During the past few weeks, many of us and those we’ve worked with have had an up-close look at how difficult it can be to make business decisions in the middle of an emergency, from making decisions about shutdowns to dealing with frozen pipes or loss of power.
One of the most important steps in proper response is good team communication throughout your business – from owners and leadership down to entry-level employees. Here’s what we’ve found to be most effective for team communication when the expected happens.
Have an Emergency Response Plan in Place
Prepare an emergency response plan guideline that you can easily share with everyone on the team. This should include steps to take to address a variety of disastrous events, including everything from how to lockdown a storefront in an emergency to emergency contact numbers for all business leaders for quick communication. You may also want to put in information like where to find an emergency kit, how to operate a store generator, how to shut off the water main, etc. The Small Business Administration has some excellent tips and guides for specific disasters we recommend taking a look at.
When your guide is complete, make sure it’s part of the employee handbook and available as a PDF or cloud download for your employees to easily access. Update the guide annually with new emergency numbers/plans as needed!
Find an Effective Business Communication App
Communication at a distance is another necessary component of working during an emergency. Fortunately, 2020 has been an effective crash course in this for many businesses, and we are collectively much more comfortable using tools like Zoom or Facetime. We also suggest picking a business communication app for chatting and sending company-wide messages easily, such as Slack or Google Meet. If you already use Office 365, Microsoft Teams is another effective option. Apps like these are excellent for quick updates, plan changes, enabling employees to swap shifts with each other as needed, and more.
What happens when your internet connection is down? Well, that’s another good reason to have a list of emergency phone numbers in your plan, so employees have an alternative to turn to.
Stay in Regular Contact
During an emergency, it’s a good idea to mandate regular check-in times for the time via online meetings or calls. At the height of emergency response, you may want everyone to check in every 30 minutes or every hour with a report on how they are progressing with key tasks. Otherwise, checking in a few times a day with updates can still be very helpful for everyone (including employee peace of mind). If you are shutting down operations entirely, a check-in or update once a day with current developments is still especially important for team management.
Remember, without these regular check-ins and updates in an emergency, it’s quite easy for team members to get confused, hear incorrect rumors, make the wrong assumptions about what to do, and generally create additional problems. Keeping that from happening should be a top priority during this time.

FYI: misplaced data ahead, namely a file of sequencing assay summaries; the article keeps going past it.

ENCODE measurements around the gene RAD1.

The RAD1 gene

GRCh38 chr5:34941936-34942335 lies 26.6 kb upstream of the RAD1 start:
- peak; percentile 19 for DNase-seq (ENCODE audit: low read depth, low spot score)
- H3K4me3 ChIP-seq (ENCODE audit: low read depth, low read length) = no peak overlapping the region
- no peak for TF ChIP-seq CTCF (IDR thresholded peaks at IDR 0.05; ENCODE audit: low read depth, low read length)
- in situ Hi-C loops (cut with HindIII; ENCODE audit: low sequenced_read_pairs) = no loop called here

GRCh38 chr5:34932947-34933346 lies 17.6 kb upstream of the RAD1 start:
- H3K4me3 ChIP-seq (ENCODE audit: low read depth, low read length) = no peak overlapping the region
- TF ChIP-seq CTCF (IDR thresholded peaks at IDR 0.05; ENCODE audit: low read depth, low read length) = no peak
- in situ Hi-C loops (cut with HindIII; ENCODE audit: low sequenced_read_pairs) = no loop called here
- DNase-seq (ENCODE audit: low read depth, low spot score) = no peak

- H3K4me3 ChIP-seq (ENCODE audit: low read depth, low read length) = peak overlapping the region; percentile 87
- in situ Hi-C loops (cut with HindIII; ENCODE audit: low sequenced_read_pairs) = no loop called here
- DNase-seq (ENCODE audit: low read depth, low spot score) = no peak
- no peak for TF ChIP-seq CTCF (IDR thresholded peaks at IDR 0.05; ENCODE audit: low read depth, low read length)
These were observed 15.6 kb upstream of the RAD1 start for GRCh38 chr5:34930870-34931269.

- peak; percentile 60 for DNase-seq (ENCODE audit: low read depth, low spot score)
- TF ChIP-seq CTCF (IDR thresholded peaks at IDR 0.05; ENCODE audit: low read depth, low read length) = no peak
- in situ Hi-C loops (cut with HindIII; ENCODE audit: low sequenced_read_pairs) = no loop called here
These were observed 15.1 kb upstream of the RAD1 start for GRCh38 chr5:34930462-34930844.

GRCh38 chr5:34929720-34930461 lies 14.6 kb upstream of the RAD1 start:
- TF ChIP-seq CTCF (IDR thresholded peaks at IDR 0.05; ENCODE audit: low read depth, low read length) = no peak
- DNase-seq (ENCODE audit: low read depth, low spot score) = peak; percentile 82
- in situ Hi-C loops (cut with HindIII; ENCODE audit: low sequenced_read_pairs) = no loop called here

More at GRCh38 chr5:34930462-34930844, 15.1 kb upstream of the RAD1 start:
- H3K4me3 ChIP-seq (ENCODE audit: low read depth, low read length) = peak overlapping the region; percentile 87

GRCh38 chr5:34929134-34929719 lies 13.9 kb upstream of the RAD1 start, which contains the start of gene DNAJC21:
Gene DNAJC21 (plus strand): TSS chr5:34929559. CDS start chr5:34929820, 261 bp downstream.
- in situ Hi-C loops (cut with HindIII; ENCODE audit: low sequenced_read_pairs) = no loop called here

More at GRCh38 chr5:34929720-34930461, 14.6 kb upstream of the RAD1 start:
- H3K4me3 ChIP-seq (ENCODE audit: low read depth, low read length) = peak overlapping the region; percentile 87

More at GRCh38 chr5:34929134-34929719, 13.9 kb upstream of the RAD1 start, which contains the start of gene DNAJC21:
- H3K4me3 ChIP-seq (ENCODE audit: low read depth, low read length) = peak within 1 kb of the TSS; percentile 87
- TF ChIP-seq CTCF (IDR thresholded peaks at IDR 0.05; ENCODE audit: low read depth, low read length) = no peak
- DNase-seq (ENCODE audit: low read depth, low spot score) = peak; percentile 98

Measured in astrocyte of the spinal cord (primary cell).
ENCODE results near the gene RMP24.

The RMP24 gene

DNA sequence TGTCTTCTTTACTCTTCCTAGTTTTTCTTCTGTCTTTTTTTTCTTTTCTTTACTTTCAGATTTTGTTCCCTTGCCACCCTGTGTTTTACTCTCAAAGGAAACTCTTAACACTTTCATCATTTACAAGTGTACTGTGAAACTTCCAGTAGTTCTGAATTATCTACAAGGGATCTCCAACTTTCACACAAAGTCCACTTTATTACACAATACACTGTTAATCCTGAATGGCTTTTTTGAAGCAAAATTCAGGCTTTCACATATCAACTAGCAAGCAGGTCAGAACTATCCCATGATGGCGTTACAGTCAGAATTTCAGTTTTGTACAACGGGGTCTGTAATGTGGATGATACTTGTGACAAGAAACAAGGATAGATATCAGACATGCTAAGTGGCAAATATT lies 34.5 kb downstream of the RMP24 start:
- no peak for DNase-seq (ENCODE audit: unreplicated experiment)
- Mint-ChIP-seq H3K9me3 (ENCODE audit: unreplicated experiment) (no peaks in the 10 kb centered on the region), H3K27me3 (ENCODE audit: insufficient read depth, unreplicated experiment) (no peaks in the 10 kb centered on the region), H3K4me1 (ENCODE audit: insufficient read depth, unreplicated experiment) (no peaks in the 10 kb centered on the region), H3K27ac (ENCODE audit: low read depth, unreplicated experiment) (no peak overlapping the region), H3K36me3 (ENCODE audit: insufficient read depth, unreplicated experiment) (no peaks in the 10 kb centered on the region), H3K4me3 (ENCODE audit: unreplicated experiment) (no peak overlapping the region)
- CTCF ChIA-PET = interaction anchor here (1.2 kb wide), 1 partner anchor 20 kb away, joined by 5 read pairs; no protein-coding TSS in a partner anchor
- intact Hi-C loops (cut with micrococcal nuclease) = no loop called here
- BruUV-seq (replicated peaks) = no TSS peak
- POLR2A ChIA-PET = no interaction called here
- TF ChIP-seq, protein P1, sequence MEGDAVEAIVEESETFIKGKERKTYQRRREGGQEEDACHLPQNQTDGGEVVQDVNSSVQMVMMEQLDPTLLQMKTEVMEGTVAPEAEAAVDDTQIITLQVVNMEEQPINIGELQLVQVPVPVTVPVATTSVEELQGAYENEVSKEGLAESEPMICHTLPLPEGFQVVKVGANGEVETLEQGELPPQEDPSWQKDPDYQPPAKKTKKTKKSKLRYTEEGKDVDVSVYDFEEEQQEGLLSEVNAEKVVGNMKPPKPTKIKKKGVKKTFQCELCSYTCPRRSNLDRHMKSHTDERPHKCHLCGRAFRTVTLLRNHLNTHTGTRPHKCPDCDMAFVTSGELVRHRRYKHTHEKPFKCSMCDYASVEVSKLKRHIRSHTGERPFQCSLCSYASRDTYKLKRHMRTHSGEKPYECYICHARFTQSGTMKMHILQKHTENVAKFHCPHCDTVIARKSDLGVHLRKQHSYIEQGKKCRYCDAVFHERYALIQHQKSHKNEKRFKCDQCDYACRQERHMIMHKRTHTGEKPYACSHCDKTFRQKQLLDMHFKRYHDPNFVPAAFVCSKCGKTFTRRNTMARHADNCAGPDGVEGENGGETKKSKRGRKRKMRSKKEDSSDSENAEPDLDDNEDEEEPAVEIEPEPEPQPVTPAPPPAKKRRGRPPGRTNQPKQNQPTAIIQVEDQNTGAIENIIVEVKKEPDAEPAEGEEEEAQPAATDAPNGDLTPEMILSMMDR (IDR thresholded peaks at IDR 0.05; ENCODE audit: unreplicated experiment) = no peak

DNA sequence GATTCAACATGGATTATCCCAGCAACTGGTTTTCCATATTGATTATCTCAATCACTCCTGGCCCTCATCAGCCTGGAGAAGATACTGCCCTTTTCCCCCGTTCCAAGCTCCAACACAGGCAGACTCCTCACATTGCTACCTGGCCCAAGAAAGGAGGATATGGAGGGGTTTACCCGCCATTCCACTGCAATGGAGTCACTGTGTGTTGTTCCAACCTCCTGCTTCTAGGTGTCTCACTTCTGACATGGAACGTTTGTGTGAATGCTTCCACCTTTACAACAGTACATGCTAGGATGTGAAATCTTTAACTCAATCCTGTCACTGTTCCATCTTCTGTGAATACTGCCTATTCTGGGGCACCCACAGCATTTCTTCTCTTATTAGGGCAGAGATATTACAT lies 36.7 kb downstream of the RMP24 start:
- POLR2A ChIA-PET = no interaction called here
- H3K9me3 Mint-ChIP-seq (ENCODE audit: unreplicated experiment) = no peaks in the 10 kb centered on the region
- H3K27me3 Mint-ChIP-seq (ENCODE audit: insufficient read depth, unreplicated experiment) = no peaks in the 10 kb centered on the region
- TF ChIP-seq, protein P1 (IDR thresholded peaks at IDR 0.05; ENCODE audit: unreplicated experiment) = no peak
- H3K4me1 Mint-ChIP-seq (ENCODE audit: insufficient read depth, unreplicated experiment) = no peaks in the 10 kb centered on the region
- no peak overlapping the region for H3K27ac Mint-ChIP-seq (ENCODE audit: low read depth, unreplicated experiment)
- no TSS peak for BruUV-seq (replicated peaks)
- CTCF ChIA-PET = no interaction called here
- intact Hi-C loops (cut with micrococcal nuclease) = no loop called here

Create a New Crisis Management Team
This may be particularly useful for businesses that have multiple divisions or locations. The company can form management into a new crisis response team that’s specifically focused on dealing with the emergency at hand, agreeing on what tasks have priority, and passing information down to their departments. It’s an effective way to avoid confusion when juggling multiple teams, and helps leaders reorient to current demands.
Create a Central Social Page or Email List
Another option for businesses, especially those with looser team structures, is to herd everyone onto a single social media group or email list to receive all important updates. Facebook allows you to quickly make Groups for this purpose, as does LinkedIn and many similar platforms. Options like these make it extra-easy for employees to check a single source of information for any updates they should know and is a streamlined alternative to setting up a business chat app if you don’t have the time right now.
If Your Business is Shutting Down, Do it Quickly and Effectively
Don’t waste any time shutting down operations if necessary. A two-pronged approach can be effective here: Send a company-wide email/test/chat announcing the shutdown until further notice, which will help everyone understand the situation. Second, get into direct contact with employees that can be physically on-site to make sure everything is turned off, important documents or cash are secured/transported, and any immediate emergencies like loss of power are dealt with. There will be time to get into the details later, but with many disasters it’s important to shut everything down safely first.
Gather Your Online Team for Employee Communication
Get in touch with team members responsible for your online presence. If you use an experienced agency like Blue Atlas to help manage your website or social media, get in contact with us as well. The next goal is to update your online presence with new information. We have seen many excellent examples of website banners, social posts, and changes to online directories to update customers about COVID-19. Similar measures will help keep customers updated about a new emergency as well and let them know if it’s not safe to come in or if you are offering limited services/shutting down for now.
A Final Note
If your business has already suffered damage or your employees are struggling, there’s still a lot you can do. Check the SBA’s resources for links to local aid, limited-time loans for affected businesses, applications for recovery funding, and more.